Over the past 20 years, political and social changes in China have altered this equation and the view that China is only a manufacturing center requires a paradigm shift. This drive for dominance provides plenty of incentive for them to use whatever means necessary — including predatory pricing, theft of intellectual property, and state funding — to achieve these goals. The Chinese government identified what it considers critical technologies and products that will propel the global economy in the future. To manufacture products in the volumes necessary to satisfy global demand, extensive supply chains were created throughout Asia. Consequently, China quickly became the sole source of nearly all consumer electronics. Flat-panel LCD displays were identified as another key product. As a result, China is now the top manufacturer of almost all displays used in smartphones, computer monitors, and televisions. (Foxconn promised to build a huge display manufacturing facility in Wisconsin but changed direction when the economics of using American labor did not pan out.)
Solar panels are another example of Chinese commitment to dominance in a specific product segment. Rather than rely on private corporations to recognize and fund development, the Chinese government leverages the power of its central management to direct and fund whatever is necessary to attain leadership. The Chinese government has taken a pragmatic long-term perspective in its pursuit of leadership that makes short-term losses acceptable.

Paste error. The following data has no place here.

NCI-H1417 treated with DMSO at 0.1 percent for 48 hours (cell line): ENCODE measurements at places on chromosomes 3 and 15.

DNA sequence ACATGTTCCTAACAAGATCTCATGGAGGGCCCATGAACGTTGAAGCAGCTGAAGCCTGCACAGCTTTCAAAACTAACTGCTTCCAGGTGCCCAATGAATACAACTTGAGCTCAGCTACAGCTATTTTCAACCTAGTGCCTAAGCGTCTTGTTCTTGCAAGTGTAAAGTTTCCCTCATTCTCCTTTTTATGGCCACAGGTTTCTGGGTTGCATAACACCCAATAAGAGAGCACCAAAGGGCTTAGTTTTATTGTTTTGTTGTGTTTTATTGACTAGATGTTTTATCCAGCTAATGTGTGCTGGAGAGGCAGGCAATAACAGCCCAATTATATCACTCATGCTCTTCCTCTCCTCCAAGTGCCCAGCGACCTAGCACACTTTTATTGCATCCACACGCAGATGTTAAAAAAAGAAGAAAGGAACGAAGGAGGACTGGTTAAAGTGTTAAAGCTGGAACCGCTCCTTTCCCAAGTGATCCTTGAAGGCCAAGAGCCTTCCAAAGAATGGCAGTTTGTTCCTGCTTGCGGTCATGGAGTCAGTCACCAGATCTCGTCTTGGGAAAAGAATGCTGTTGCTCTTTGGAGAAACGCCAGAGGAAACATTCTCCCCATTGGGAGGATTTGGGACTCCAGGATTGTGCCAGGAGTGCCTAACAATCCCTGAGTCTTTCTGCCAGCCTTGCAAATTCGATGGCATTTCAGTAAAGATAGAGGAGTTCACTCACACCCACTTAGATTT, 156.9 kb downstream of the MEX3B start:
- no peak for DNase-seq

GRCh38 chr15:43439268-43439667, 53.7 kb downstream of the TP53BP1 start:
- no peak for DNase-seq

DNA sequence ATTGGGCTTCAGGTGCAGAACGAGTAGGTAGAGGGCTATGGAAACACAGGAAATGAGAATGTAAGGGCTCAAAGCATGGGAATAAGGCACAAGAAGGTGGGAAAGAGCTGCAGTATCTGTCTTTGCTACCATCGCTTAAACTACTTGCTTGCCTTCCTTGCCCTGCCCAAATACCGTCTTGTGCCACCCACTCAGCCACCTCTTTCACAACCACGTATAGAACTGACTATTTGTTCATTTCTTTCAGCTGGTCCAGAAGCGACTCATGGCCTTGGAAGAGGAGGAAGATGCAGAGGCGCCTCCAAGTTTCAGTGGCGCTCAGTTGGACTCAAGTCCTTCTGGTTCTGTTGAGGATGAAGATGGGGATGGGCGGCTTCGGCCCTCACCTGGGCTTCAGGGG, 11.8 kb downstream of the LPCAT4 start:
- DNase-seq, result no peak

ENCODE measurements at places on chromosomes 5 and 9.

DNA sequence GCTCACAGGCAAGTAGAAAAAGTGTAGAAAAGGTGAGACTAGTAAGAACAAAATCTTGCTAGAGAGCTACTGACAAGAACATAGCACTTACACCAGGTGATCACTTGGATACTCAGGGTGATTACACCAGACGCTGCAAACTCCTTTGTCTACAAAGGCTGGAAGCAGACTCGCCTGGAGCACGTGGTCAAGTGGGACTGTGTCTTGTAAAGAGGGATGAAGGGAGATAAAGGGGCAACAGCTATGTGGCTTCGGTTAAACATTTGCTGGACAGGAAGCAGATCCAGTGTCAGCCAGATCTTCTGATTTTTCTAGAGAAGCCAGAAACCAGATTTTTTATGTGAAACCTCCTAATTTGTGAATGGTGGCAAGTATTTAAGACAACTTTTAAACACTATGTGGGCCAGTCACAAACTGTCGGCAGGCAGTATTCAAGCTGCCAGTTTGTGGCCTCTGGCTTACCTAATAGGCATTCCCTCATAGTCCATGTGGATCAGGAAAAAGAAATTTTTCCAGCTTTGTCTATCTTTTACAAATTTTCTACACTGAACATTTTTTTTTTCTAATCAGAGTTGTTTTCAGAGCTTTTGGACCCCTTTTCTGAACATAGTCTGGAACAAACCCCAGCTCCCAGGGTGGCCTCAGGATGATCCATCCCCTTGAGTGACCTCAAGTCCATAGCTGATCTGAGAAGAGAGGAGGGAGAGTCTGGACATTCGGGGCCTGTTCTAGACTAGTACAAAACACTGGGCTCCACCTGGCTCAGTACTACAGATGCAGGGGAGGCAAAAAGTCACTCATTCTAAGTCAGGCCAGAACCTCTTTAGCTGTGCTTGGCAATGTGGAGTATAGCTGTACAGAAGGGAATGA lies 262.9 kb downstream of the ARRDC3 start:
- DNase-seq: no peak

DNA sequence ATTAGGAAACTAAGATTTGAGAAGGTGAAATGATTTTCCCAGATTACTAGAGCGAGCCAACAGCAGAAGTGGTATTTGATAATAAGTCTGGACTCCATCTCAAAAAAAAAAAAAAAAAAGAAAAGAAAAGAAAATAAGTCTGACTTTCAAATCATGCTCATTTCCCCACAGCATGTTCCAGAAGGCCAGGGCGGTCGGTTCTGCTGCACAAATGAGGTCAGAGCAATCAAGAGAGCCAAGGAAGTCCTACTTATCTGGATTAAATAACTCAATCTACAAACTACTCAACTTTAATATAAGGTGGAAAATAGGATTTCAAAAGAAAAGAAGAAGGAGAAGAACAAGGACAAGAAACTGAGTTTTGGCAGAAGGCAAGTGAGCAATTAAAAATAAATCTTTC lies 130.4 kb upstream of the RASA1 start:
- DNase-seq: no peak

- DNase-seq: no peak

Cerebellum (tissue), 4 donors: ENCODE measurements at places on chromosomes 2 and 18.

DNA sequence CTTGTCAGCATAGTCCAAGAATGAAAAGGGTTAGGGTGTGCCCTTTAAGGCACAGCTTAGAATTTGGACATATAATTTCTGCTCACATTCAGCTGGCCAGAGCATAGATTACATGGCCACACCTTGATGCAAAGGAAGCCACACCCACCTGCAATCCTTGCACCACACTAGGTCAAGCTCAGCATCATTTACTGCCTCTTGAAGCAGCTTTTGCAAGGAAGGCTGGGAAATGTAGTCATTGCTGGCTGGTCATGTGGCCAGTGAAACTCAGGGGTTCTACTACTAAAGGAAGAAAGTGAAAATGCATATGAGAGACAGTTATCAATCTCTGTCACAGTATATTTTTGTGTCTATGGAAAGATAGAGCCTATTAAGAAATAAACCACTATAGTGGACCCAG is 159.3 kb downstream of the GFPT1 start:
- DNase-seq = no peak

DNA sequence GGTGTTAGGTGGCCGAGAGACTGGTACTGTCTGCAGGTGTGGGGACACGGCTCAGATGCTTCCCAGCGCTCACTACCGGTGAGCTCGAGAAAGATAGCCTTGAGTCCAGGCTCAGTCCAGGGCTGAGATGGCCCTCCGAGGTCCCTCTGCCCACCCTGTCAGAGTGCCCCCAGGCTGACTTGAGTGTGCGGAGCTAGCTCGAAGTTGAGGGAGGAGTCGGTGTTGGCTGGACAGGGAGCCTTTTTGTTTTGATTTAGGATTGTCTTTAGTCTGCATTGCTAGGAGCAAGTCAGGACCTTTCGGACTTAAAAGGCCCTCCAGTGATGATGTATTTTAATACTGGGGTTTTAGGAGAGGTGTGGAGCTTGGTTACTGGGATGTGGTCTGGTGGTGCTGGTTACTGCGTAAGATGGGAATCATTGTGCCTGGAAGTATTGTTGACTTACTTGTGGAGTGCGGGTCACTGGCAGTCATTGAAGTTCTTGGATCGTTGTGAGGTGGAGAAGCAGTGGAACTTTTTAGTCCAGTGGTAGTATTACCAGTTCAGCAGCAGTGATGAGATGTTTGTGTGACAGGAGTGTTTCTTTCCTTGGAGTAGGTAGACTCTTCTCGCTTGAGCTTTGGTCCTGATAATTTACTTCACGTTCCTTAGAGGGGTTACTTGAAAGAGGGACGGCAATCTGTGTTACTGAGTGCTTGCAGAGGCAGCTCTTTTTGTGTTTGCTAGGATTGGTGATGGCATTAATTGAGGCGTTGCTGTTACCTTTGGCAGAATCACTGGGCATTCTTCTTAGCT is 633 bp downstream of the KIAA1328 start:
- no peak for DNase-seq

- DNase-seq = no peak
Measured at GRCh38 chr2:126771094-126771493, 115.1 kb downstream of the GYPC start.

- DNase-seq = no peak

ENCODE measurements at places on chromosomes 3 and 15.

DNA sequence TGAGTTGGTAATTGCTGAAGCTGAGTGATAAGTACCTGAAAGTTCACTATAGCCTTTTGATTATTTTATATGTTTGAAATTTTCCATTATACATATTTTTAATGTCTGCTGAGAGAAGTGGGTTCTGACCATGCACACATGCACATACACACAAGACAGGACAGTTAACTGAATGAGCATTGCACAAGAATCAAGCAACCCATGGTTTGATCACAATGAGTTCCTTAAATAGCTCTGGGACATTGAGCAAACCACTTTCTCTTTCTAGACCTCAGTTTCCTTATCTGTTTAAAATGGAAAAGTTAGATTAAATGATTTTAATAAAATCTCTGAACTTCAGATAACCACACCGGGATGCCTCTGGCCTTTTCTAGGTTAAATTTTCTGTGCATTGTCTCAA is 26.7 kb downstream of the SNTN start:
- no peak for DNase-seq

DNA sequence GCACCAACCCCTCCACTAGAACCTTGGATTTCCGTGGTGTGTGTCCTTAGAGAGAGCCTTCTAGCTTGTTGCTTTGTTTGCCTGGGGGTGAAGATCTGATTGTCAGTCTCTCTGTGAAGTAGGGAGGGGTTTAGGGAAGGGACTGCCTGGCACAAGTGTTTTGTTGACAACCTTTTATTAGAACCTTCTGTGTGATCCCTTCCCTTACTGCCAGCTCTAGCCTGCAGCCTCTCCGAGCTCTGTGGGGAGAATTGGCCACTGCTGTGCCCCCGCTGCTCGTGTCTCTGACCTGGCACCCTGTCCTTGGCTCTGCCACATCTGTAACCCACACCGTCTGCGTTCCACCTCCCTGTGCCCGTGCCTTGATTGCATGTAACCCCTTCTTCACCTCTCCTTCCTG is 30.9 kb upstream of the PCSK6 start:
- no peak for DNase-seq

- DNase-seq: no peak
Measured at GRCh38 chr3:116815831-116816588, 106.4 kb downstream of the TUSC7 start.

At the same time, government- and corporate-funded research in the United States continues to decline. The Wall Street Journal recently reported that the U.S. now spends 0.6% of gross domestic product on federal support for R&D, down from 1.2% during the Reagan administration. Bell Laboratories, often referred to as the “idea factory,” gave birth to innovative technologies including the transistor, laser, and photovoltaic cell, but this storied American organization is now owned by Nokia, a Finnish company. Government research organizations such as DARPA still invest in military-related research, which often spills over into commercial applications, but the allocation of R&D funds by private corporations has evolved to focus more on product development rather than on basic research.